Book Burning


If you’ve ever fantasized about throwing up your hands … don’t. They can be real page turners.

But really now.

If you’ve ever fantasized about throwing up your hands, leaving everything behind, and taking up painting in a seaside cottage, this read will have you glued to its pages. Welcome to Kate Chopin’s The Awakening.

The Awakening tells the story of Edna Pontellier, a young Creole wife and mother who has long suppressed disappointment with her passionless life and stern patriarchal husband. Edna’s life is passive, receptive, and propelled by social pressure—not uncommon for a Southern woman in the late 1800s.

Edna begins to awaken to a more vital, self-directed life. Once she’s tasted this new awareness, there’s no going back. But going against the grain and casting off her obligations comes at a price; Edna realizes that drastic measures may be necessary to give her life a course correction.

The Awakening was (gasp!) a banned book. By today’s standards, you’d be hard-pressed to figure out why. But at the time (1899), the story of a woman questioning her marriage, family, and place in the world and gravitating toward art was more shocking then than it would be now. Condemnation and vitriol forced Chopin into financial crisis and literary obscurity. It’s only now, over a century after her death in 1904, that Kate Chopin is appreciated as a visionary author, and The Awakening as a peephole into a world that few authors explored at that time.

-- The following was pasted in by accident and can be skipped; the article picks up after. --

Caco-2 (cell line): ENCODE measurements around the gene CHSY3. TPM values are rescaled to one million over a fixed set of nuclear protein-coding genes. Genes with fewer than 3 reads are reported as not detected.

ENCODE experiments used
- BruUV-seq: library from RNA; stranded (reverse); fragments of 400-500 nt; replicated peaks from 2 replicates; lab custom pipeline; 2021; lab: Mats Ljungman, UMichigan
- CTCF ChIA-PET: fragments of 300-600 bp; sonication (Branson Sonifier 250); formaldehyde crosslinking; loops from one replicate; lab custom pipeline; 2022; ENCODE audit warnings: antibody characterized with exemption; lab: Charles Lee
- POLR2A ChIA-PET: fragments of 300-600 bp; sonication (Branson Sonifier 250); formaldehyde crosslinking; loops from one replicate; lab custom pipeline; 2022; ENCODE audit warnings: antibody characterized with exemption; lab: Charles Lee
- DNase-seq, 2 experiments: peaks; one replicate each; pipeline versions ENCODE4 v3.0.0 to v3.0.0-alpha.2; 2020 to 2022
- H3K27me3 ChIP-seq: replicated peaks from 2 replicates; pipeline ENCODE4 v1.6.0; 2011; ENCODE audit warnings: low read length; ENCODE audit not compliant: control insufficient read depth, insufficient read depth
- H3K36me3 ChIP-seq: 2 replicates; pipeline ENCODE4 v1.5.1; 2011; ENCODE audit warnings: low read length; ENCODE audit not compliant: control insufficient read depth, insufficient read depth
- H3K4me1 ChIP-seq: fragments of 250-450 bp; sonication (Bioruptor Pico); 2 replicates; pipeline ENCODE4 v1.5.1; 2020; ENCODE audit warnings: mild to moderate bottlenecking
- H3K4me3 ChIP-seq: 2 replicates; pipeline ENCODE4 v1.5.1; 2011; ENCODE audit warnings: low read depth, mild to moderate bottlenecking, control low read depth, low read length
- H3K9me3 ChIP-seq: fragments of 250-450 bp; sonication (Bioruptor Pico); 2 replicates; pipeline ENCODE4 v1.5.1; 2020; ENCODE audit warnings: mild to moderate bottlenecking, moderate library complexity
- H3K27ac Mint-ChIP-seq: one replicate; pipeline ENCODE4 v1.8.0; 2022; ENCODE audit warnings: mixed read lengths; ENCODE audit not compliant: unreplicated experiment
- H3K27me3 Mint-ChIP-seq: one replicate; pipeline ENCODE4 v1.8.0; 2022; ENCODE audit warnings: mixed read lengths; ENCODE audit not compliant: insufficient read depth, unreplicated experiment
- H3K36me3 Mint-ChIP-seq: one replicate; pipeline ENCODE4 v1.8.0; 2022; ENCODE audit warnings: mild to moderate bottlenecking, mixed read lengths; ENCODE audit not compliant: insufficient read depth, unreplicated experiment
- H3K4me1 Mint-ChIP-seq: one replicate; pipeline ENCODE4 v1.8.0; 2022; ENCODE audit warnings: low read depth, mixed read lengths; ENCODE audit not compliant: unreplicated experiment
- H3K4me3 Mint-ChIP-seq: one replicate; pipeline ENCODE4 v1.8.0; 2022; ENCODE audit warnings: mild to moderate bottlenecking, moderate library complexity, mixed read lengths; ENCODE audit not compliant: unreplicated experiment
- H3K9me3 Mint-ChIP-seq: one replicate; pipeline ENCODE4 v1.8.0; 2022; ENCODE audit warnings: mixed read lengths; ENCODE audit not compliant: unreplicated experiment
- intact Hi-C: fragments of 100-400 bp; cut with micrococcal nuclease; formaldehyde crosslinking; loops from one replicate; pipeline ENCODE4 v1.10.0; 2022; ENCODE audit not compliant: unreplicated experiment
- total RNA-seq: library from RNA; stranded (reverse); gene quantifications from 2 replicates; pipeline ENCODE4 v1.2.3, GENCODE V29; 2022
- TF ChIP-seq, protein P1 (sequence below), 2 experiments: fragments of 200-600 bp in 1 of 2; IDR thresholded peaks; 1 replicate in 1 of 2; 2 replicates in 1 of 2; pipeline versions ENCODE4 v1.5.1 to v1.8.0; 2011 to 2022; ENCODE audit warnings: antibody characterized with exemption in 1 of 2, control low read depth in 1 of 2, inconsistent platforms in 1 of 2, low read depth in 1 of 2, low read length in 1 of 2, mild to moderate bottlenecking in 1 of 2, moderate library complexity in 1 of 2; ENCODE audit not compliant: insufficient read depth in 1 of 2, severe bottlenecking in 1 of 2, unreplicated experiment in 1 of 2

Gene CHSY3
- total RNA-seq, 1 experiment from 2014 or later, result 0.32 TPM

Teaser: Whomever finds the word REMONSTRATE in The Awakening (found in here in Gleaming Word-a-Week) and can tell me the page number will get an adorable hand-crocheted hankie in the mail.

  1. Amy says:

    I read The Awakening in high school. Wow, that seems like a long time ago! I believe the word remonstrate can be found on page 22 of the book 🙂

    • Jane says:

      Page 22 it is! “She could not but believe it to be thoughtlessness on his part, yet that was no reason she should submit to it. She did not remonstrate, except again to repulse him quietly but firmly. He offered no apology.”

      TEASER: Also from The Awakening, page 118:
      “Outside, away from the glow of the fire and the soft lamplight, the night was chill and murky. The Doctor doubled his old-fashioned cloak across his breast as he strode home through the darkness. He knew his fellow creatures better than most men, knew that inner life which so seldom unfolds itself to unanointed eyes. He was sorry he had accepted Pontellier’s invitation. He was growing old, and beginning to need rest and an unperturbed spirit. He did not want the secrets of other lives thrust upon him.”

      Hankie on its way, my dear! (Please send your address to

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